Questions about snap!

How did you folks in the snap team develop snap I need some ideas and some tips and stuff for my new mod called blockal it’s an rewrite of snap but in p5.js

The Snap! team are against discussing the internal workings of the Snap! code

They strongly encourage using this forum for discussing the use of Snap!, not what the code it's written in does.

Okay sorry

Also can you maybe check out my new blockal thing it is an rewrite of snap if I made it and in p5.js the url is

I too, prefer to talk about Snap! here :slight_smile:

Ok sorry but did you like it at least??? But if you still prefer to talk about snap you do not have to answer :grinning:

Also could you test something for me

Gang, this is my fault; @awdeni asked me this (in a reply to a private message in which I yelled at them about something else :~) ), and I said "start a new thread with this" because I didn't want to waste the following, which I'm guessing will be lengthy, on just one person.

Well, first of all, Snap! is about 99% Jens's work, and the overall design is 100% Jens. (He credits, among others, John Maloney for ideas in the initial Scratch implementation and Dan Ingalls and other Smalltalk developers.)

So I looked at p5.js, which I had never seen before. It has some welcome syntactic simplifications, plus the weird idea of having two main procedures called SETUP and DRAW, of which first SETUP runs once then DRAW runs (by default) forever. That feels weird to me because it forces you to use one control structure that they like. In JS (or basically any language) you can say

function main() {
  for (;;) {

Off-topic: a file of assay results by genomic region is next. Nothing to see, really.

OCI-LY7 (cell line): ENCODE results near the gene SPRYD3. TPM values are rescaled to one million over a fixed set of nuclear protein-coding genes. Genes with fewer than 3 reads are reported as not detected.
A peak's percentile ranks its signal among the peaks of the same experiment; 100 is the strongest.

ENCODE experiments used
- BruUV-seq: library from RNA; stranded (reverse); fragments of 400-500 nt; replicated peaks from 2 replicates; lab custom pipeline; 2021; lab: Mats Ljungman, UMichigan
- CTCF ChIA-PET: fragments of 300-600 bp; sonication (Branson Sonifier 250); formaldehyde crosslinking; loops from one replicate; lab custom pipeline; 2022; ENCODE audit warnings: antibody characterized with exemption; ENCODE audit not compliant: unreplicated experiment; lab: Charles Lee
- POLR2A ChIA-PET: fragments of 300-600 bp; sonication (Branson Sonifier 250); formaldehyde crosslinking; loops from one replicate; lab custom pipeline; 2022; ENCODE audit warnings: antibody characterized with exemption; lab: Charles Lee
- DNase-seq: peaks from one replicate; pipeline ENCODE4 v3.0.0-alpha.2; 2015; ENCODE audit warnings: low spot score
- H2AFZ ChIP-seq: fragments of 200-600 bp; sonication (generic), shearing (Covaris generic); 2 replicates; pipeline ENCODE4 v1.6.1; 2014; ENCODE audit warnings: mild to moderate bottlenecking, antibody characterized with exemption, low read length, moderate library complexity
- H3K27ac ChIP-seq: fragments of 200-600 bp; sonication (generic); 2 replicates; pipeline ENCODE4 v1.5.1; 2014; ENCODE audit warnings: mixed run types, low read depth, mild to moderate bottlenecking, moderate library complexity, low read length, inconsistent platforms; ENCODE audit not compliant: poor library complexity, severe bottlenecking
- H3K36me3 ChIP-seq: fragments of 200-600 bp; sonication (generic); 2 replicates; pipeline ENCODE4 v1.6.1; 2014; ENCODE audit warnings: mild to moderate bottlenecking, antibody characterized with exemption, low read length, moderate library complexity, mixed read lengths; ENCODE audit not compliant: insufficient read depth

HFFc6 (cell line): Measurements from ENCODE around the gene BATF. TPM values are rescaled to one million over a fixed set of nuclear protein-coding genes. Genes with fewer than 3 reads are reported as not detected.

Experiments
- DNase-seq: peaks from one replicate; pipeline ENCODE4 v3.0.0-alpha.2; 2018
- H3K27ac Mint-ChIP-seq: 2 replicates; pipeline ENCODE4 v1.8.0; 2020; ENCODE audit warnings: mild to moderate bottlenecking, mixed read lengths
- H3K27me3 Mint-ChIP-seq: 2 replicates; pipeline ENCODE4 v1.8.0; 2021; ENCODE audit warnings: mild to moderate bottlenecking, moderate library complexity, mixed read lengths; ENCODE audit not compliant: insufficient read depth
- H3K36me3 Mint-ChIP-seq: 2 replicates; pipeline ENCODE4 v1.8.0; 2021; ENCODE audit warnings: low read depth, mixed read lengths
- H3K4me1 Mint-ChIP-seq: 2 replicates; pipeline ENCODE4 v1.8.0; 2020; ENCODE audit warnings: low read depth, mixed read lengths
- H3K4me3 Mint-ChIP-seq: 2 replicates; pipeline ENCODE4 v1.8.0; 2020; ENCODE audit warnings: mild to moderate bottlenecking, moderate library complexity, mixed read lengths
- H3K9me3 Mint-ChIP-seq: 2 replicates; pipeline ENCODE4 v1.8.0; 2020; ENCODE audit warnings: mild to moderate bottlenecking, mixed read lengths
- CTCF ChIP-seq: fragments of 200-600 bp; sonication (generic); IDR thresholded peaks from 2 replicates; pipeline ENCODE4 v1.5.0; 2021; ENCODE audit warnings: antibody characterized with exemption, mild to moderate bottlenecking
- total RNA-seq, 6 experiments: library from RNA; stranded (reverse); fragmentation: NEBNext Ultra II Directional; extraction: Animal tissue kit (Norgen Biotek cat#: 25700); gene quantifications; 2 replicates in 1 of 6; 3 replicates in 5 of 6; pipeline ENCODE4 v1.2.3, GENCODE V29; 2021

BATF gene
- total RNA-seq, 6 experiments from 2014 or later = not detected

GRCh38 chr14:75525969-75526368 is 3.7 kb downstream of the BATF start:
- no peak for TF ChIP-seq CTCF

if you happen to want to organize your program that way. So I'm not sure why you chose p5.

But anyway, the implementation language is really the least of your worries. How closely do you mean to follow the internal structure of Snap! ? Are you proposing to reproduce each internal procedure of the implementation? Or, at the other extreme, do you mean to pay no attention to how Snap! works internally and design it yourself?

Quite a number of people have announced their intention of reimplementing Snap!, but hardly any actually pull it off, and the few who do are more experienced than I think you are. Here are what I think are the main tasks involved:

  1. The evaluator. Imagine Snap! as a text language with no graphics capability. You'd still have to convert a program from a big string of text into actions for the computer to carry out. This is a semester course in any university computer science curriculum.

  2. The whole theater metaphor for graphics, and its associated object hierarchy: the stage, sprites (actors), costumes, and so on. This isn't entirely separate from the core language interpreter, because the latter has to handle multiprocessing so that sprites can act in parallel.

  3. Widget handling. In Snap!, this is the job of Morphic. Jens argues that it has to be Morphic, and in particular not the DOM graphics provided by browsers, in order to support "lively" programming, which means that you can modify a script while it's running, and it'll smoothly keep going with the new code. (You can insert blocks, delete blocks, change the values of inputs, and so on.) Others have disagreed, but I can't think offhand of a lively non-Morphic implementation. Gang? Am I forgetting one? (How lively was Nathan's version?)